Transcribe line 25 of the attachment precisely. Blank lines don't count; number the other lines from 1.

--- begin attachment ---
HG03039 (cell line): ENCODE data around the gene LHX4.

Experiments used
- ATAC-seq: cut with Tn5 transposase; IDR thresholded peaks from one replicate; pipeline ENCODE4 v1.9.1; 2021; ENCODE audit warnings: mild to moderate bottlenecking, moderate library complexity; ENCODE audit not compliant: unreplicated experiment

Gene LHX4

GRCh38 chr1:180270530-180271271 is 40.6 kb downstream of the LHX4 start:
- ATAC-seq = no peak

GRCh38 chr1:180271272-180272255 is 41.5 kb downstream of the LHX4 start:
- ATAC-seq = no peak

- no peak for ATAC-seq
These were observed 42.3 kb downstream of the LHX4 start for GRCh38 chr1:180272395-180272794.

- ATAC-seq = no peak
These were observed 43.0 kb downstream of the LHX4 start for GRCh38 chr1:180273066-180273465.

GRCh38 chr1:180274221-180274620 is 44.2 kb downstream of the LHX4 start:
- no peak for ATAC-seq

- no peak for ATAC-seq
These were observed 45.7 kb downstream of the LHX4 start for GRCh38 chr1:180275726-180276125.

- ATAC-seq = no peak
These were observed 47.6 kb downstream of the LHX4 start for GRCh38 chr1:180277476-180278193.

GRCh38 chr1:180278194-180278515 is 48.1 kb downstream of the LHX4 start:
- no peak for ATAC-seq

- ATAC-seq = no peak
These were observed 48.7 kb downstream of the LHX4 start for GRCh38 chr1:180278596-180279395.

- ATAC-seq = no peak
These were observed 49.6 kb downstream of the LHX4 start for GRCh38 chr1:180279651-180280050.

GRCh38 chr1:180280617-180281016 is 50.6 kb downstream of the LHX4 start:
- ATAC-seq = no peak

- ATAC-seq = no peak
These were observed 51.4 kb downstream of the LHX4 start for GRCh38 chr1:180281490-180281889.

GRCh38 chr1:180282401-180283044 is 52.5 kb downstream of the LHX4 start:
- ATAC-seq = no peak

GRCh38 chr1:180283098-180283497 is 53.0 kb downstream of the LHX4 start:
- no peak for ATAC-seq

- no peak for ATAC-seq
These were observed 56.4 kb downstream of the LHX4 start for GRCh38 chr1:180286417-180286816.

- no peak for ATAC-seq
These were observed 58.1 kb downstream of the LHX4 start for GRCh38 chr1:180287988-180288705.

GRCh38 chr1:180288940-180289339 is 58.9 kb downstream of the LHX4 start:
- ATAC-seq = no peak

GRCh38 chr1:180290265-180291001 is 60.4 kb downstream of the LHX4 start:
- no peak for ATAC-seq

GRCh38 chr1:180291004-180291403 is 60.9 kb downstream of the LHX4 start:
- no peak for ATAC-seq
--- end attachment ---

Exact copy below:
GRCh38 chr1:180280617-180281016 is 50.6 kb downstream of the LHX4 start: